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"People just starting out."

Ha, you give them too much credit.

This code is from a 10-year veteran "consultant," probably charging over $200/hour, brought on by the Global Services company hired by the Consulting Agency that Comcast brought in to assist in completing the critical time-sensitive project as quickly as possible.

It was also deemed a great success, and presentations were made about how effective it was, how smart the manager who hired the consulting agency is, and how skilled the global services contractors were who implemented it were, all only 2 weeks behind schedule—a new record for a project of this scope.

That manager got a promotion and is now VP of something or other. He sleeps like a baby and makes 100 times more than you.

This is exactly who wrote this code. I nearly accepted a job with one of Comcast's major consulting partners. My first hint should have been 2 technical interviews in which they were impressed that I used linux... and couldn't tell me a thing about what their day to day looked like. "Oh it's always different"

When I was issued my company laptop, the software had been installed by hand (OS and all). I offered to setup an imaging system for them... but the "IT guy" from the "IT consulting firm" wasnt exactly sure what that was and needed to find out who to get approval from first...

Hey, hey, now. I did include people who never moved on from copy-and-paste too.

They understand that "good code" is code that delivers a lot of value to the person who needs it. Why hate on them for that? You just sound jealous that they make more than you do.

"Good code" that delivers a lot of value and is high quality and maintainable is still better!

I'm not jealous. They don't make more than me. I said they make more than you. And I'm not hating—I'm just telling it exactly like it is, because I understand it, and it's insane, like the truth tends to be when you have huge amounts of power and money being controlled by puny incompetent humans.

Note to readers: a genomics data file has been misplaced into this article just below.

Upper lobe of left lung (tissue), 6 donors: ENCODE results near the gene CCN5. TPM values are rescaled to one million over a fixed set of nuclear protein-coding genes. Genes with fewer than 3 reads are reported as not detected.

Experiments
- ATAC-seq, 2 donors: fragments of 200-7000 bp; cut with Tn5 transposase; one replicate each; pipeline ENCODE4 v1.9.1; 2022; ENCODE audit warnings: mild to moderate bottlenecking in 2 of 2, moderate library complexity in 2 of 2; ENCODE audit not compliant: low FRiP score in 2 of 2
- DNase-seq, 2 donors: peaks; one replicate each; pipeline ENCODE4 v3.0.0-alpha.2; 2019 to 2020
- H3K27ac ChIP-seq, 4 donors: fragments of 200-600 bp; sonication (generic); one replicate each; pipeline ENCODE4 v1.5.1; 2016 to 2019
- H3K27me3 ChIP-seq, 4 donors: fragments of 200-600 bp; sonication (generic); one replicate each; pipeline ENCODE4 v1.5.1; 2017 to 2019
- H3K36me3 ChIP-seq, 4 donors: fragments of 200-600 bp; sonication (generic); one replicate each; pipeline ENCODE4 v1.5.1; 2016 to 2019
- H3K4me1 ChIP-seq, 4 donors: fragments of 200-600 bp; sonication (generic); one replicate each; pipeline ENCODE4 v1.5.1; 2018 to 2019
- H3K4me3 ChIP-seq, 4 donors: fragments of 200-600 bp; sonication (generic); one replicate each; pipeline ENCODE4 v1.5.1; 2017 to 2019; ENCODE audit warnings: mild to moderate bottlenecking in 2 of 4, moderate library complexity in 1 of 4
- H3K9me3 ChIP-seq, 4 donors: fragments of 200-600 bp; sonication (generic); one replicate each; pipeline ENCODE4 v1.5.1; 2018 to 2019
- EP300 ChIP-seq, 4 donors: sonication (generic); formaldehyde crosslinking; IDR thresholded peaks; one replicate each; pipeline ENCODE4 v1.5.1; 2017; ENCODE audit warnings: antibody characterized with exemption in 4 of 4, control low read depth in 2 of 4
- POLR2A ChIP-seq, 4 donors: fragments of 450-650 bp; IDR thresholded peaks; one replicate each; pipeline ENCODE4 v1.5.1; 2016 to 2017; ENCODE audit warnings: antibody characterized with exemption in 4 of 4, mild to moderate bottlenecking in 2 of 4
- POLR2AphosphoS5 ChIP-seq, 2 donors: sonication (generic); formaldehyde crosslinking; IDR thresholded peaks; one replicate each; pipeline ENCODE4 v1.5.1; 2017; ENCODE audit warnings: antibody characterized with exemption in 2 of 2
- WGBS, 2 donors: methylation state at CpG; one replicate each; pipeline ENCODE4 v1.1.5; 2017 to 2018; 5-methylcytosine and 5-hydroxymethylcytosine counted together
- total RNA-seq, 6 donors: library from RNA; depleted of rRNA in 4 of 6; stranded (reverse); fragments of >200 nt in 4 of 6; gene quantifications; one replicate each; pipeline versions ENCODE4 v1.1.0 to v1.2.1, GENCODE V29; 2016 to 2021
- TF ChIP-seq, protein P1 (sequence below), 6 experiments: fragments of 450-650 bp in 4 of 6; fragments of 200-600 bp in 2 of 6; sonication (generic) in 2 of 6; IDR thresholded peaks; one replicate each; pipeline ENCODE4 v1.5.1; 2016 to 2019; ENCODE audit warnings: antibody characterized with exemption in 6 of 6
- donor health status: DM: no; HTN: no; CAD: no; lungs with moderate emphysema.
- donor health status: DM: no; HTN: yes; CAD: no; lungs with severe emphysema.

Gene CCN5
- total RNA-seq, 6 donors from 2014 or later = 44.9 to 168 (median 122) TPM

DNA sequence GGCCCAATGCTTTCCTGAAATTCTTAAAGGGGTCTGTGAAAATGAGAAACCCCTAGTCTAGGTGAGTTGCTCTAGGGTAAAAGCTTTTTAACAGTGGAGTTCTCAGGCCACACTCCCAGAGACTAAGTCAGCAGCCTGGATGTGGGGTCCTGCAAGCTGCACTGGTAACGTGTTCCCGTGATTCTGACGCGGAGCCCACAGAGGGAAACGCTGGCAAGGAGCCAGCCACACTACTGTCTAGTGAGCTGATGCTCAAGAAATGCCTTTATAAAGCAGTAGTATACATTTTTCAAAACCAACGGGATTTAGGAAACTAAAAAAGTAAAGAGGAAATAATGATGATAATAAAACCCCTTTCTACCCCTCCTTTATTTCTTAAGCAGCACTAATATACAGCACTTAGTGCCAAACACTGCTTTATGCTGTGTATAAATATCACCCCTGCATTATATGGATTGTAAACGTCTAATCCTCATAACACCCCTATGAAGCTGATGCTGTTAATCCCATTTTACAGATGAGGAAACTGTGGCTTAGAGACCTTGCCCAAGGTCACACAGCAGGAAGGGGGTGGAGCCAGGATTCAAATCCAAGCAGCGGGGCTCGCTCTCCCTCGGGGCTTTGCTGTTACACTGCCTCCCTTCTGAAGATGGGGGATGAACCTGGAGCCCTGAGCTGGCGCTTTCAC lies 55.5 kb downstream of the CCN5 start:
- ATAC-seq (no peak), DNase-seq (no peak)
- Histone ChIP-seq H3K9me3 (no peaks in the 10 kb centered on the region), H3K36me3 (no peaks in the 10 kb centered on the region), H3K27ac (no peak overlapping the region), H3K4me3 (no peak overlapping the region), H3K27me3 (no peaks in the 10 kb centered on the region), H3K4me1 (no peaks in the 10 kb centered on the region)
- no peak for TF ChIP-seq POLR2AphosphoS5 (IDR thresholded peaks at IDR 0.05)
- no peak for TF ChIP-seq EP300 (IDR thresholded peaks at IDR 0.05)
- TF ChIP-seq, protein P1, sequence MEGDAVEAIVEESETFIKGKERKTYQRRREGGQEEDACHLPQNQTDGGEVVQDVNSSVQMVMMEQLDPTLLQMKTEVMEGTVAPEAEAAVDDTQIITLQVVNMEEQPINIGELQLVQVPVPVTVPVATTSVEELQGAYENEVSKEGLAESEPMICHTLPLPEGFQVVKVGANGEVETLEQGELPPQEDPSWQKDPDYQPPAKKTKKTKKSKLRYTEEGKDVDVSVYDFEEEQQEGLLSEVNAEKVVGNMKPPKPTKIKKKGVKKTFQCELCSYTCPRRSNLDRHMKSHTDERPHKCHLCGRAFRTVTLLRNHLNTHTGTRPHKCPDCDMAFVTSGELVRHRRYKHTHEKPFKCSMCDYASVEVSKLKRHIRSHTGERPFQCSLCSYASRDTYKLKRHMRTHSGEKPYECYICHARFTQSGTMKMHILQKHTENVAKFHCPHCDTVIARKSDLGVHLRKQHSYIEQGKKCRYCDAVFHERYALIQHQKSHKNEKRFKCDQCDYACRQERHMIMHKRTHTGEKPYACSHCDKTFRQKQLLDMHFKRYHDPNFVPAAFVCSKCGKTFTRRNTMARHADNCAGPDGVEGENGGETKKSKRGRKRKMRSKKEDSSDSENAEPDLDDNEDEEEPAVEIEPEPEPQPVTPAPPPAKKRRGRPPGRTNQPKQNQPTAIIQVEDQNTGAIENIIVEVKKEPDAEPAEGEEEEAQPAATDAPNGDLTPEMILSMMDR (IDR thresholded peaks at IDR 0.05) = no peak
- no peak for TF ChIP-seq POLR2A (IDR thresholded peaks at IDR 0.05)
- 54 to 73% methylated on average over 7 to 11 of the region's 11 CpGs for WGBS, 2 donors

Maybe he has had the pleasure of being someone that gets to maintain that "good" code. I know I have.. and at Comcast no less.

That's the whole point. Code is not meant to serve the people who maintain it. Maintainability is only a concern once lack of such starts impacting your actual customers. If writing ugly code and fixing it up later is necessary in order to get shit out the door, why is that bad?

So because it satisfies the suits, he should reserve passing judgement? Try again; he is a programmer, not a suit. Hint: there exist many seperate but equally valid systems for judging worth/merit/quality.

Also, even for a suit, "Maintainability is only a concern once lack of such starts impacting your actual customers." is only true if by "actual customers" you mean shareholders. If you really want to get down to it and make an obnoxious out of place point, you can technically fuck over the customers all you want so long as doing so does not actually hurt the business (meaning: hurt the shareholders). Bonus points for figuring out how this could be done by a consulting company.

If you are a money-chasing robot, perhaps. Most businesses care at least a little about making a good product/satisfying their customers. That's good. Making life easy for your employees at the expense of your customers? That's bad.

Because if you want to be a software developer in the long term, you need to prefer the long term alternative in most cases.

A typical example is, "If we don't get something out the door, we'll be out of business. 'Shit' is something that can be shipped quickly, therefore we must ship 'shit'."

But companies that ship 'shit' generally go out of business anyway. Either their customers find it unappealing and leave, or ongoing maintenance quickly becomes so difficult and expensive that the product can not improve except by being rewritten under new management.

With something like a secure website (or script injected into arbitrary websites by a large ISP) the severity of the security vulnerabilities that tend to result from "shipping shit" often you only get one or two chances as a company.

How is that relevant? Comcast is not a software company. Shipping something that works and then never touching it again is exactly what they want.

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